Peer Review: The Heart of Scholarly Communications

peer review weekThis week (September 28-October 2, 2015) marks the first-ever Peer Review Week, a community-driven movement to discuss and celebrate the peer review process. Peer Review Week serves as a forum to take a deeper look at the heart of scholarly communications.

Peer review is not only critical for assuring high-quality science is published, it is also a crucial part of how society perceives published science and how reputable it is to the world at large.

Often we take the peer review process for granted, but it is something that requires a tremendous amount of time and coordination. Editors, reviewers, and authors all work together to ensure the publication and release of the best possible science for everything from journal publications to papers being presented at meetings.

To aid in the recognition of all things peer review, ECS has compiled a list of some exciting events occurring this week, as well as some suggested reading for those who are interested in learning more about peer review and what it does for the scholarly community.

If you’re not sure what Peer Review Week is all about, the Scholarly Kitchen shared a great primer earlier this month. Among other things, the post discusses the importance of peer review, who’s celebrating this year, and some key events to look forward to in the next several days.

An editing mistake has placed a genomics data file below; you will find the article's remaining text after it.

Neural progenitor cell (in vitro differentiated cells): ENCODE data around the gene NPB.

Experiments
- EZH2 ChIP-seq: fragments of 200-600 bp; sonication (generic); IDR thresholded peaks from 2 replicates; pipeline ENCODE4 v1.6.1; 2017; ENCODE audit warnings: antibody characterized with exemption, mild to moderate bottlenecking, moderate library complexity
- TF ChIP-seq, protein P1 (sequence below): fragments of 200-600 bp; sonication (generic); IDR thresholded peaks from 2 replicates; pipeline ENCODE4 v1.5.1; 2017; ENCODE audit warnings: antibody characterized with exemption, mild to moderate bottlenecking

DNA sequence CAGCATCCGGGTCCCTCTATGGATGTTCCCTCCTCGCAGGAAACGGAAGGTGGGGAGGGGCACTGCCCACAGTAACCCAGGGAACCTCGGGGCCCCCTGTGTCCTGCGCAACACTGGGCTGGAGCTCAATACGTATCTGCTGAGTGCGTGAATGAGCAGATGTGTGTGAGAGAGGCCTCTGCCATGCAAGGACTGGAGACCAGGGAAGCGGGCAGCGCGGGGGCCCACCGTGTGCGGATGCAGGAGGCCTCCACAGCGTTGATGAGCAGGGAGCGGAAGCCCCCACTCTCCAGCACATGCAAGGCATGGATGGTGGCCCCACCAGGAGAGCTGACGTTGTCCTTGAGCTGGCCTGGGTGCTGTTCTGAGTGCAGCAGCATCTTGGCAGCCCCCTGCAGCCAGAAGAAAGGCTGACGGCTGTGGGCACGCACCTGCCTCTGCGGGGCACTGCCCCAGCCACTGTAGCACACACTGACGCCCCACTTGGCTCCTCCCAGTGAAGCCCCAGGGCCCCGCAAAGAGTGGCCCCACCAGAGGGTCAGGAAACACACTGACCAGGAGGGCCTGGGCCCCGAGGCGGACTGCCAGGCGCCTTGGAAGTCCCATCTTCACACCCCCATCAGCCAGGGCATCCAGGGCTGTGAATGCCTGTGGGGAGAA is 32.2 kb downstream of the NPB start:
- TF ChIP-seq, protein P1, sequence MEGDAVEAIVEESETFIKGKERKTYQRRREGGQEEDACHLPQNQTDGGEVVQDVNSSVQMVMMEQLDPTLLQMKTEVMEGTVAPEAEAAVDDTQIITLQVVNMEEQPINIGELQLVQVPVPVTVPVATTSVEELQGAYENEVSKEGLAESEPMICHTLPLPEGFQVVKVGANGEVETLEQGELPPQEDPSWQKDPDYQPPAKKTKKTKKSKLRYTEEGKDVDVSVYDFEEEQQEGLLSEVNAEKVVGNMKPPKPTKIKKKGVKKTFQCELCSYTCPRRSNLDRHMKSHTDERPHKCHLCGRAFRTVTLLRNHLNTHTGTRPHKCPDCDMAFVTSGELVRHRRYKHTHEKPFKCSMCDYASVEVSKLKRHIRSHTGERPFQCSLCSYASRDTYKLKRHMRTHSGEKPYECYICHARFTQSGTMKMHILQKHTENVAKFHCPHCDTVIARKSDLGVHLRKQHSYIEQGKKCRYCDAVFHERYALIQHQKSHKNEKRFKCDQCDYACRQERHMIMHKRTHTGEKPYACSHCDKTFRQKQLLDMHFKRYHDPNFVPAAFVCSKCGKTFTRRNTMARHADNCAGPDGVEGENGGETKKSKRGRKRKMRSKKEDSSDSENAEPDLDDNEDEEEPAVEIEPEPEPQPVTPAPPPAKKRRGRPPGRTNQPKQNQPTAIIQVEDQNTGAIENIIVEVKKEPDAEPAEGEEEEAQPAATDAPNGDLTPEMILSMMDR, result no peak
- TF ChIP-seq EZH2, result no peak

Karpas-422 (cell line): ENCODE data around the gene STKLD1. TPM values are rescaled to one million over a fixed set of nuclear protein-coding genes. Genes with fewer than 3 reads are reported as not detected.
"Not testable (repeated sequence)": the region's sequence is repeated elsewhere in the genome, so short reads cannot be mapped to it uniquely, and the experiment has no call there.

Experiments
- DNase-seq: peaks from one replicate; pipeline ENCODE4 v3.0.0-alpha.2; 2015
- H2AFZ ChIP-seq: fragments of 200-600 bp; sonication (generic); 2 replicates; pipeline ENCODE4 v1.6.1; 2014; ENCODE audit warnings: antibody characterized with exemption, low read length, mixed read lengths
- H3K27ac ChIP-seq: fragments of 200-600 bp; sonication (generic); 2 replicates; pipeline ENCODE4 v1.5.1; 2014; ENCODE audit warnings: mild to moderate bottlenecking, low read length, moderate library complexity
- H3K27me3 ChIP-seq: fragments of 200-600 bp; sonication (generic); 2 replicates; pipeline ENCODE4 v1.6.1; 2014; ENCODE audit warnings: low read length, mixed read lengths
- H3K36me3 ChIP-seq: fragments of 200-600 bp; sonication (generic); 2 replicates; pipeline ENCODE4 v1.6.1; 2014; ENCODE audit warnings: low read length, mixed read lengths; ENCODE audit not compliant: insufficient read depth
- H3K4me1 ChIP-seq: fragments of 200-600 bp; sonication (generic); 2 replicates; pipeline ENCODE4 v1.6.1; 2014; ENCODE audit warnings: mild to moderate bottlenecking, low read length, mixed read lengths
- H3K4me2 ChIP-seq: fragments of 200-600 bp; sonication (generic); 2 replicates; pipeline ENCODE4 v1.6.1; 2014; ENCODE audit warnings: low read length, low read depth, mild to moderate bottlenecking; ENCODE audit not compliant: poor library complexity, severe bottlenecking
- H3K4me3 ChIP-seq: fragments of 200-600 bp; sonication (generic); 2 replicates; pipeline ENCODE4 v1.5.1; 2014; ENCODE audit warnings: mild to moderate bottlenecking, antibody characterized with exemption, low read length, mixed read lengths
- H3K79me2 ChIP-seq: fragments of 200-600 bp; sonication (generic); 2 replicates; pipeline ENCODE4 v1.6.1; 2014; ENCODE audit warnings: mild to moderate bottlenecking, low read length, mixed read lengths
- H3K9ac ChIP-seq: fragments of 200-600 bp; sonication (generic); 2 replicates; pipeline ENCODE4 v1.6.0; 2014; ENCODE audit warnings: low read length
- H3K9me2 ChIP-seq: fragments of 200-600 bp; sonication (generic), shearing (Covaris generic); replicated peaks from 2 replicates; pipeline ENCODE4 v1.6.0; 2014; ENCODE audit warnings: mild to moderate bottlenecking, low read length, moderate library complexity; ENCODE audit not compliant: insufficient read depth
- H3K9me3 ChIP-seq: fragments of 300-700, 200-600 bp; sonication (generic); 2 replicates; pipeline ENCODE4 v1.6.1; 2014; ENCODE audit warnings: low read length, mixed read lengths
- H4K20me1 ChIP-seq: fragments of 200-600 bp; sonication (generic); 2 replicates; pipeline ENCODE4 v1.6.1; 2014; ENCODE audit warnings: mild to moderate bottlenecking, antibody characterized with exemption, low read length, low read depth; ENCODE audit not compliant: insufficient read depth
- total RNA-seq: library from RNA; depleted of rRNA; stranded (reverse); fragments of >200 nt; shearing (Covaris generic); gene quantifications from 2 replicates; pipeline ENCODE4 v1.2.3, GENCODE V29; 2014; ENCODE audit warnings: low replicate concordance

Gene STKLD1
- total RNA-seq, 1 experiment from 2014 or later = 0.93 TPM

For those of you who are interested in the peer review process (or if you’re interested in becoming a peer reviewer yourself!) Sense about Science has created a fantastic guide for early career researchers that explains the process, the benefits, and the limitations of peer review. While the guide is on the lengthy side, it shares some great insight, most of which is provided by editors from a variety of peer reviewed journals.

If you’re looking for something a little more interactive, Wiley will be hosting a free webinar on Trust and Transparency in Peer Review later this week. Presenters include Kent Anderson (Publisher at AAAS/Science), Alexander Grossman (President of Science Open), Laure Haak (Executive Director of ORCID), and Andrew Preston (Co-founder of Publons).

Later this week, ORCID is scheduled to share details on the first implementations of their new peer review functionality (announced earlier this year), which will allow the recognition of peer review activities on ORCID records.

Last, but certainly not least, ScienceOpen will be adding a thematic (and open access!) bundle on peer review to their collections.

For more reading, events, and announcements related to Peer Review Week, you can follow the twitter campaign #peerrevwk15, as well as the ECS Redcat Blog to get more information on our reviewers, the peer review process in our journals, and the future of scientific dissemination.

PS: Do you know how peer review works here at ECS? Find out.

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